In a notice of motion tabled with the Commons public safety and national security committee, Wayne Easter seeks hearings on any threat to Canada posed by fighters involved with terrorist groups including the Islamic State of Iraq and the Levant, commonly known as ISIL.
With Parliament set to reconvene this month, the motion calls for testimony from Public Safety Minister Steven Blaney, intelligence officials, the RCMP and other parties concerned about the radicalization of Canadian youth.
A federal report released last week said the government knew of more than 130 individuals with Canadian connections who were abroad and suspected of supporting terror-related activities.
It said the government was aware of about 80 such people who had returned to Canada.
The RCMP is developing an "intervention program" that would engage police and local communities to deal with people at risk of turning to extremism, the report added.
One Ontario man who died in combat in Syria last year had taken part in an elaborate video, widely circulated on the Internet following his death with the aim of inspiring like-minded young people to wage jihad.
CSIS and the RCMP have been reaching out to community leaders for years in an effort to discourage impressionable youths from heeding the call of radical Islamic figures.
As extremists wage guerrilla-style battles in cities across war-stricken Syria and parts of Iraq, western nations have begun to confront the prospect of combatants returning home — possibly harbouring violent intentions.
In a letter to Blaney made public Friday, Easter said hearings on this "critically important issue" should happen on "an urgent basis" to examine key elements of the RCMP's intervention plan, why the program is being developed only now, and previous efforts — successful or not — to deal with the risk of radicalization.
Easter noted that British Prime Minister David Cameron has called ISIL a direct threat to the United Kingdom, announcing plans for legislation that would give police the power to confiscate passports of suspected terrorists at the border.
Cameron also said plans to block suspected British terrorists from returning to the U.K. would be developed on a cross-party basis, and that suspects could be relocated or required to take part in deradicalization programs.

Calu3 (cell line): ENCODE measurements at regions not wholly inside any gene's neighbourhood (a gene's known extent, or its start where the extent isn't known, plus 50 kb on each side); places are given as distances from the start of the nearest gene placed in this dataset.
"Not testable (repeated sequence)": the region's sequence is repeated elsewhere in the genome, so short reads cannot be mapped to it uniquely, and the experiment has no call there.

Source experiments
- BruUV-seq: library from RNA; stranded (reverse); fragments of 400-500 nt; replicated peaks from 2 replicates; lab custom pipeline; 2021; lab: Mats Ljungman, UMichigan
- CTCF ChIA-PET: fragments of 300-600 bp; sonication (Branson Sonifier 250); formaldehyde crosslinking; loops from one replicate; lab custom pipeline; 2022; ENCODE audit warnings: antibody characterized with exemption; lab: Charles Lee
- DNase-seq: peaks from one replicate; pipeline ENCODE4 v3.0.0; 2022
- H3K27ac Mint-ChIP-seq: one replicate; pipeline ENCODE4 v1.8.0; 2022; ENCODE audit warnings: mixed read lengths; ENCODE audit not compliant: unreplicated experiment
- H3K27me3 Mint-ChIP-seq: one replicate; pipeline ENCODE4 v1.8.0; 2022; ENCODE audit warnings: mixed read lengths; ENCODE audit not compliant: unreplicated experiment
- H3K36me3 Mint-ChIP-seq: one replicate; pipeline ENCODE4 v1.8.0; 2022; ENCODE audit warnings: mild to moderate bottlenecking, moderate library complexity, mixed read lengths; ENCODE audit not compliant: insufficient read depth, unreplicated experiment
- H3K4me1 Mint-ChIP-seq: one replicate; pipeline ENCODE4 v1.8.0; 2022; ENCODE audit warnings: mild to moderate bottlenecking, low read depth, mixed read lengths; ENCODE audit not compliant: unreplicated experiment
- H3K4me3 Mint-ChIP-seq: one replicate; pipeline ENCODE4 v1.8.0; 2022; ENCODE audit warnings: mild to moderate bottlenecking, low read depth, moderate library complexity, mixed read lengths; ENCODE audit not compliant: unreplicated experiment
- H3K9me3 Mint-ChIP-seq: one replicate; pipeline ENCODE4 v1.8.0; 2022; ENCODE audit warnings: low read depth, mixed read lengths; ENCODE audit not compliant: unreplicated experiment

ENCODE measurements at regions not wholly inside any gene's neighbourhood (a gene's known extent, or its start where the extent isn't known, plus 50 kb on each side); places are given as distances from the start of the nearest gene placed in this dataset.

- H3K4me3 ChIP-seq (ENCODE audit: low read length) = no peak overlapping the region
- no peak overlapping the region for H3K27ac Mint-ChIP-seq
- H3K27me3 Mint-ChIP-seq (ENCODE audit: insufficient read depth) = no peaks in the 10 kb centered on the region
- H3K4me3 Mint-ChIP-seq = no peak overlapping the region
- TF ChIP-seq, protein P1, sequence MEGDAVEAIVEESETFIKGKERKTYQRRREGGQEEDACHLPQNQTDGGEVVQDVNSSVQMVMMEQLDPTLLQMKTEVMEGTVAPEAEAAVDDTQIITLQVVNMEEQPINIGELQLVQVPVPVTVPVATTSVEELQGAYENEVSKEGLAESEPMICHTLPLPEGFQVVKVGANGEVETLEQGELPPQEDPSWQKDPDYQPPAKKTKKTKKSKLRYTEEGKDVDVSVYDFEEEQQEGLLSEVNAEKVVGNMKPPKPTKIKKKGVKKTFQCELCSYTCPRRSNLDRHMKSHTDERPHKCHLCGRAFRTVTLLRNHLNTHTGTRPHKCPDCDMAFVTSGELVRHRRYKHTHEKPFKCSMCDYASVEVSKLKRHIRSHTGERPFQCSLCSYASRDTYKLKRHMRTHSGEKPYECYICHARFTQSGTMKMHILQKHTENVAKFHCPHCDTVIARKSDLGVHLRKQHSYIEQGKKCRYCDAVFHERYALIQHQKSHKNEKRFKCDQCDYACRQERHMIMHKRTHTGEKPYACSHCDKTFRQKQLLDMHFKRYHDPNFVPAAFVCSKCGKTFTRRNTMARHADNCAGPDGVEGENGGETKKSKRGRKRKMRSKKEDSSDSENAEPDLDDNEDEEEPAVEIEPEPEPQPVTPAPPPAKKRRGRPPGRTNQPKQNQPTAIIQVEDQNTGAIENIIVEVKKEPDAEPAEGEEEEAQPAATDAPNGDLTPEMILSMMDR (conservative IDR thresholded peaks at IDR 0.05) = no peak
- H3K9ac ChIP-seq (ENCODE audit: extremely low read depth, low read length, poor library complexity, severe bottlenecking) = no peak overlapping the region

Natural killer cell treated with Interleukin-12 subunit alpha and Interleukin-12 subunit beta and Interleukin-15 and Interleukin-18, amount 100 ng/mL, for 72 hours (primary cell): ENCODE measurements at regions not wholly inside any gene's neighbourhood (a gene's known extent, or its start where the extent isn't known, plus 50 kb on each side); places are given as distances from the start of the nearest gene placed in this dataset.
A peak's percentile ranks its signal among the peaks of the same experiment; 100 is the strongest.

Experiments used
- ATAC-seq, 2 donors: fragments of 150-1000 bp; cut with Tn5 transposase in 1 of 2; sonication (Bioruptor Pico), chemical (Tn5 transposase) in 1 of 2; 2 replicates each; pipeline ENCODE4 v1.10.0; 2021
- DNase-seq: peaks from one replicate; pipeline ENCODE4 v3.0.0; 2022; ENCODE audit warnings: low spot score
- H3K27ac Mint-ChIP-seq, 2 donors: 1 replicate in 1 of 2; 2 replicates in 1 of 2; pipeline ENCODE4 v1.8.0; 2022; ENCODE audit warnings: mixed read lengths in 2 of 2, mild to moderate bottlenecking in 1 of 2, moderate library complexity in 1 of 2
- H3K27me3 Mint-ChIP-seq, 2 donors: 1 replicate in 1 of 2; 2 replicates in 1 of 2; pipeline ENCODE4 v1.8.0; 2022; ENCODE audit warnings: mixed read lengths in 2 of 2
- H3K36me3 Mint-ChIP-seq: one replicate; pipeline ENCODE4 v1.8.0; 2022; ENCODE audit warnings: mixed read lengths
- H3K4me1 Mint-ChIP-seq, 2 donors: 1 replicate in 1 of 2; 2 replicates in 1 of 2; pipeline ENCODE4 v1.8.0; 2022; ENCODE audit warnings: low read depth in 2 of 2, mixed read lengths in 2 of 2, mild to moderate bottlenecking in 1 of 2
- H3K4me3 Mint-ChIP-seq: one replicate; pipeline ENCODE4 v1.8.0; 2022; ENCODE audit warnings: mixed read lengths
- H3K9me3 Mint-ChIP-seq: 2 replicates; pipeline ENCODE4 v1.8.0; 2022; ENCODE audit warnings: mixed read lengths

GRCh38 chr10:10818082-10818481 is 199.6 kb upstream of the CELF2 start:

The Liberal MP, once the minister responsible for national security, said in the letter to Blaney he was not suggesting that similar measures were needed in Canada.
"Nevertheless, I believe that Canadians have the right to be informed about the Canadian government's views about these initiatives."
Blaney spokesman Jason Tamming said Friday that committees are masters of their own business, adding the minister always welcomes an invitation to testify.
"We are closely monitoring the situation with the Islamic State," Tamming said.
He pointed to recent federal initiatives, including introduction of Canada's first counterterrorism strategy and passage of a bill to strip Canadian citizenship from dual nationals who participate in terrorism or fight against Canadian troops abroad.
Daryl Kramp, chairman of the public safety committee, was not immediately available.
NDP public safety critic Randall Garrison said a lot of work had already been done on radicalization.
"We have to keep it in perspective. It's something that we have to take seriously. But it's perhaps not the most serious security issue facing us," he said Friday.
The public safety committee already has plans to study other topics, including victims' rights, he added. "We'll see, when we get back, what the priorities are."
CSIS director Michel Coulombe told a Senate committee in February that the Canadian-linked individuals abroad of concern to the spy service were involved in paramilitary operations, training in weapons and explosives, logistical support, terrorist fund-raising and studying in extremist schools.
Coulombe said CSIS investigates militants who come back to Canada, but added the probes were challenging.
The number of Canadians overseas is in constant flux, their motivations are difficult to ascertain and their movements across isolated terrain are difficult to track, he said.
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